‘Octagon’: In the messy world of slam poetry, what’s real? (via Chicago Tribune)

Made of spit and spirit, cunning and chaos, deliverance and destruction, Kristiana Rae Colon’s “Octagon” takes apart the world of slam poetry with bravado and brio. Though at times self-indulgent, self-conscious and insufficiently clear in its exploration of sexual politics — well, that too feels honest to the characters onstage. They’re learning how to read between the lines of their relationships even as they’re shouting what they insist is their truth into a microphone.

Colon, a Chicago-based writer and organizer, premiered this play with London’s Arcola Theatre in September 2015. But it’s fitting that it should land home here in Chicago, just a mile and a half up the road from the Green Mill, where Marc Smith gets credit for inventing the “poetry slam.” Jackalope Theatre’s sweaty, exuberant and at times frustrating production, directed by Tara Branham, functions in part as a guide to the roots of the slam.

The MC, here called “The Watcher Named Pen” (Sydney Charles), lays out the basic rules for us. Three-minute time limit, five judges giving a score between zero and 10, with “zero being the poem that makes you wish you were aborted, 10 being the poem that liquefies your Liechtenstein, shivers your timbers, halogens your heart, chiropracts your soul.”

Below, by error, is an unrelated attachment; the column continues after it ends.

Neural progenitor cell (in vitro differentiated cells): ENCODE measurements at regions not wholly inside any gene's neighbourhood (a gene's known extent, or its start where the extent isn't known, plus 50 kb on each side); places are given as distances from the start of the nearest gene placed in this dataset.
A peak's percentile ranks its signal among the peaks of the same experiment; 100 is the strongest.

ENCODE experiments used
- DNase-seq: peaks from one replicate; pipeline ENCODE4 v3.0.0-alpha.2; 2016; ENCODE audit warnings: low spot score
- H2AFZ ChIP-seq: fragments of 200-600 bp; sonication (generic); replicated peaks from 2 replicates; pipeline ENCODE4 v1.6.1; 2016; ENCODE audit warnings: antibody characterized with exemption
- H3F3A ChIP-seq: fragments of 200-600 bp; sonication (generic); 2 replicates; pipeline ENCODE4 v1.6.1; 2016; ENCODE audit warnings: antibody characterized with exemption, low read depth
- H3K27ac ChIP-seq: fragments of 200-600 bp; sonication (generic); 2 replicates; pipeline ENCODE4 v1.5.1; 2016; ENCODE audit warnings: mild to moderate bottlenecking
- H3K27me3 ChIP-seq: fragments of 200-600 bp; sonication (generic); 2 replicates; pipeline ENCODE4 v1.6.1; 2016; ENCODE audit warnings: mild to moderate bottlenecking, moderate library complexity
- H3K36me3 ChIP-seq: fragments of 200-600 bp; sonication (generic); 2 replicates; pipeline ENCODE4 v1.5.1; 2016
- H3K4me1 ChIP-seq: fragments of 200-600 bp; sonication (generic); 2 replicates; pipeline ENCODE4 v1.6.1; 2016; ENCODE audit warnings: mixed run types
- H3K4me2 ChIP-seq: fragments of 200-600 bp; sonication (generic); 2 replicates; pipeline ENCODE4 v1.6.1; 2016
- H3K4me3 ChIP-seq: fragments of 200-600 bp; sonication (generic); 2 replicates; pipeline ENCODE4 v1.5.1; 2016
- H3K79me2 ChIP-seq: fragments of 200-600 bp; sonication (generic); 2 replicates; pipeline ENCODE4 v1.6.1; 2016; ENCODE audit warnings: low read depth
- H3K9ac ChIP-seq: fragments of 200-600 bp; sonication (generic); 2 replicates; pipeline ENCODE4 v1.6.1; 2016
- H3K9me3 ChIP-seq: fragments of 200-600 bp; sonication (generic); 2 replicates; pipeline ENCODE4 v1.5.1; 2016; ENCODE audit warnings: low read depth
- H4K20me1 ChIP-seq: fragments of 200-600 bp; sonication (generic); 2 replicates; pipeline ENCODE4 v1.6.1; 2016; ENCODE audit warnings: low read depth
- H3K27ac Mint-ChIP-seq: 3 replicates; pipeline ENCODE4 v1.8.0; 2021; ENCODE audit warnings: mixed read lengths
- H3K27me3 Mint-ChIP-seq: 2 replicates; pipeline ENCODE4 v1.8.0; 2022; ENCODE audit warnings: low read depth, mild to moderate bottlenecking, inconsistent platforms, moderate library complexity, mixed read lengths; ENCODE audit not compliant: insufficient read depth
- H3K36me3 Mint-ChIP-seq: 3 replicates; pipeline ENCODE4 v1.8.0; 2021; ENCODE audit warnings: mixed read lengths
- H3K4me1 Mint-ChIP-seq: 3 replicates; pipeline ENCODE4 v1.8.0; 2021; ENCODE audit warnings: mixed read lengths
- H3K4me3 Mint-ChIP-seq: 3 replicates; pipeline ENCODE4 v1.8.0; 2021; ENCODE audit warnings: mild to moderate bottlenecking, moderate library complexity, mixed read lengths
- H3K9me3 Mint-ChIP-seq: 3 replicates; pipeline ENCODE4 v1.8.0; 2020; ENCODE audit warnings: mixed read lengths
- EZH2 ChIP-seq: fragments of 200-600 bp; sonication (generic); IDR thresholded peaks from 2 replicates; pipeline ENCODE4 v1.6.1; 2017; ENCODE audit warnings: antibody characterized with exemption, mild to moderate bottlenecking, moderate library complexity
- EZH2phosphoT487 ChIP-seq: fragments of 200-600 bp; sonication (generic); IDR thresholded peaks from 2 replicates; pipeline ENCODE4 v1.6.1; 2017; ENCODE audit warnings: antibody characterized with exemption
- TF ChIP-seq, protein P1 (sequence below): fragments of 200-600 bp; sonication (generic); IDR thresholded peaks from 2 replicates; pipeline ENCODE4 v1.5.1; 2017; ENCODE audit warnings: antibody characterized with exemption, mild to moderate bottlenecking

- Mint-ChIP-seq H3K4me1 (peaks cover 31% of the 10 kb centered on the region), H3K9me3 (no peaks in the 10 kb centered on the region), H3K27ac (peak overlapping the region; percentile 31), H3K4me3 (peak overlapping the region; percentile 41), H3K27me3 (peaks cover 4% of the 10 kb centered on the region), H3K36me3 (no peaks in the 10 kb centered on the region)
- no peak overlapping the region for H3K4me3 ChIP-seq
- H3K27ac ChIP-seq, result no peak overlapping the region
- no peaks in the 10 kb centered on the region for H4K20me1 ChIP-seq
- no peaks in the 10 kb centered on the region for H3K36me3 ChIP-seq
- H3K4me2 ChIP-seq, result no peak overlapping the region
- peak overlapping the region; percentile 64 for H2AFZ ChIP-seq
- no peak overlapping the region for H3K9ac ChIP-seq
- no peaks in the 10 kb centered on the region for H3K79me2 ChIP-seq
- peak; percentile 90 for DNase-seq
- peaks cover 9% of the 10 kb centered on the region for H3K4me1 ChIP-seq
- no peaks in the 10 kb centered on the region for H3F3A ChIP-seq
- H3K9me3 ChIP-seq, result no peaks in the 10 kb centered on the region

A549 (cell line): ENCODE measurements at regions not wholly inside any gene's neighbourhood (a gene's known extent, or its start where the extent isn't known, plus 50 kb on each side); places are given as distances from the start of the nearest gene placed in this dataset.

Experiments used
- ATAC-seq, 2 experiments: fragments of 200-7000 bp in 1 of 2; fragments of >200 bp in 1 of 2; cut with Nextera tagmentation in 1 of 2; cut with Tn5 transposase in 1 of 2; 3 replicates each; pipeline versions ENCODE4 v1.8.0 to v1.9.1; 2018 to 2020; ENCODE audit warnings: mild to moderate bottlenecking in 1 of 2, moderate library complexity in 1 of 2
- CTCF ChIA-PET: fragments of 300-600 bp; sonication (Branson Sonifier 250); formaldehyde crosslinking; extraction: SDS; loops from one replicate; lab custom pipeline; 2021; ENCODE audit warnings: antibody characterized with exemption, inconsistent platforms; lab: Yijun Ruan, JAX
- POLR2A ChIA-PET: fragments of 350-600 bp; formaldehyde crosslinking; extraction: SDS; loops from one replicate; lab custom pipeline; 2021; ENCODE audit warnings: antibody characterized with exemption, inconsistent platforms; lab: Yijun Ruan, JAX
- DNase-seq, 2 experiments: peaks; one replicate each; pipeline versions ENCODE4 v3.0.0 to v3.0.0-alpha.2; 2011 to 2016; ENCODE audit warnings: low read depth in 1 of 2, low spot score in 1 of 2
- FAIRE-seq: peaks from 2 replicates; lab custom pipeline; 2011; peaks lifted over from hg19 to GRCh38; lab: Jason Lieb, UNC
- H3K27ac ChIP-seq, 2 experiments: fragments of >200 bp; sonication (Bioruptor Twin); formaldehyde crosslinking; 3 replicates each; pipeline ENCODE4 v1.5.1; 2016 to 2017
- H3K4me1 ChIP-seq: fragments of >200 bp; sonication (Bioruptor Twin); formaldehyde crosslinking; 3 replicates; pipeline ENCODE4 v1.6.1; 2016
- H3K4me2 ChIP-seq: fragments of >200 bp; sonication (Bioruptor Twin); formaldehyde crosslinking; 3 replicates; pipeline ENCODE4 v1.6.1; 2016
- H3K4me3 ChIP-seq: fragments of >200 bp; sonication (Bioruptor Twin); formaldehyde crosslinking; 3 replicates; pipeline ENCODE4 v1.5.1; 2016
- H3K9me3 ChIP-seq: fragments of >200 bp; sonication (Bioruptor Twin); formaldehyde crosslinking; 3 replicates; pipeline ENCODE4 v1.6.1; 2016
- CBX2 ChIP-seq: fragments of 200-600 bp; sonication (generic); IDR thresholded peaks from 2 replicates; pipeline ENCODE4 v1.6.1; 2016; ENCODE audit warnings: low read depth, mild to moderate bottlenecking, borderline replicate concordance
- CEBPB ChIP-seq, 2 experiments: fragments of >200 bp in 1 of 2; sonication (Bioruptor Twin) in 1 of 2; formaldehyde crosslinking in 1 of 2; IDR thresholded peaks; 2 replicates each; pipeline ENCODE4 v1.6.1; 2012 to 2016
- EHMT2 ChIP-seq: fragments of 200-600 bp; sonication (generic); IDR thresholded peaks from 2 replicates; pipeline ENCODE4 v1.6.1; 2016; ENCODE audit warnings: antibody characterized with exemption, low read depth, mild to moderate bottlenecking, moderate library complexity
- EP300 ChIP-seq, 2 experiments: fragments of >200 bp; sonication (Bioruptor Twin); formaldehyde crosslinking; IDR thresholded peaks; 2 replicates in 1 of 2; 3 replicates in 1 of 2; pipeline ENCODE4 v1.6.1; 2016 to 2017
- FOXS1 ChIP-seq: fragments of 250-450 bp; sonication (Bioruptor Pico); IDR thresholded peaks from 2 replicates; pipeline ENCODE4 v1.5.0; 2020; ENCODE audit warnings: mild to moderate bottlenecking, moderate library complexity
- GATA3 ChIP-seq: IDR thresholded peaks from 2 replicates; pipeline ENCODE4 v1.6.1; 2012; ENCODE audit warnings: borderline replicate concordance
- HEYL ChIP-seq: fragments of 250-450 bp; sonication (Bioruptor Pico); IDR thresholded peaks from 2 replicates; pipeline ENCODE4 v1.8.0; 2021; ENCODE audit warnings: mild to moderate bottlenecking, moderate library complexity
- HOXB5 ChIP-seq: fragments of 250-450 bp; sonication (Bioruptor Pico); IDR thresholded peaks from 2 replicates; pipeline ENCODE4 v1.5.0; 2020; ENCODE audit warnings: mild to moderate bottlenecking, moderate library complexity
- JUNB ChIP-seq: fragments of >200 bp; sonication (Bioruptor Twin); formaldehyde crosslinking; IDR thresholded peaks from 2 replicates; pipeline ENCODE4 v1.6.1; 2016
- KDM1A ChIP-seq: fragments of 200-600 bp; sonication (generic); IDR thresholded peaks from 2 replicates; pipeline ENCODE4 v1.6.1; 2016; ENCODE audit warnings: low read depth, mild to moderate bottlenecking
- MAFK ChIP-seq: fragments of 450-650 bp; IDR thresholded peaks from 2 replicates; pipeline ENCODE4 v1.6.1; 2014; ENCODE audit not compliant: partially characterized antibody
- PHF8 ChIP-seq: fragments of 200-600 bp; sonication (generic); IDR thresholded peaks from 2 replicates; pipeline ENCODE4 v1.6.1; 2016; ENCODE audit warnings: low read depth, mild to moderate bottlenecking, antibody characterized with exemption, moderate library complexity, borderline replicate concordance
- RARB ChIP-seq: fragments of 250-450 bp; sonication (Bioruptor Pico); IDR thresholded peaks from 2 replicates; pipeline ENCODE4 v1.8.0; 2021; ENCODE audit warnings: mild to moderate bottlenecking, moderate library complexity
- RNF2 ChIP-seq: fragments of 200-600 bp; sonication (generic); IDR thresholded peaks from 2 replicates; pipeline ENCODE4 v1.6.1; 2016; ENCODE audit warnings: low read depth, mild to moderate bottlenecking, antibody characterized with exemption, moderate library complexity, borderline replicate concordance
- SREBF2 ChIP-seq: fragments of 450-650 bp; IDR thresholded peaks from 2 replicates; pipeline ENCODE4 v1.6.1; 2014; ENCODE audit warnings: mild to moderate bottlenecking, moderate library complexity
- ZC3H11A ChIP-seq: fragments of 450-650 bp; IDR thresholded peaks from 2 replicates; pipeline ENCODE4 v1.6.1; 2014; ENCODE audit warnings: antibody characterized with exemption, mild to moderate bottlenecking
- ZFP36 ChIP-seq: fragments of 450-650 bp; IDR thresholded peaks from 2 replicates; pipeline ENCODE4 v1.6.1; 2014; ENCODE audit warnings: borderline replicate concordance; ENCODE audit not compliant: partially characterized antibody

But the competition at “the Junction,” the saloon presided over by Pen, isn’t just for individual glory. It’s also for a shot to join the four-person team that will compete at the prestigious national “Octagon” slam — one that Pen won three times before she stopped “spitting” to host other poets and raise her daughter. It was a four-man team (emphasis on “man”), but internecine infidelities have caused one member — the never-seen Iggy, a “civilian” investment banker who was slumming with the slam — to quit.

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Chicago Tribune | Kristiana Rae Colon

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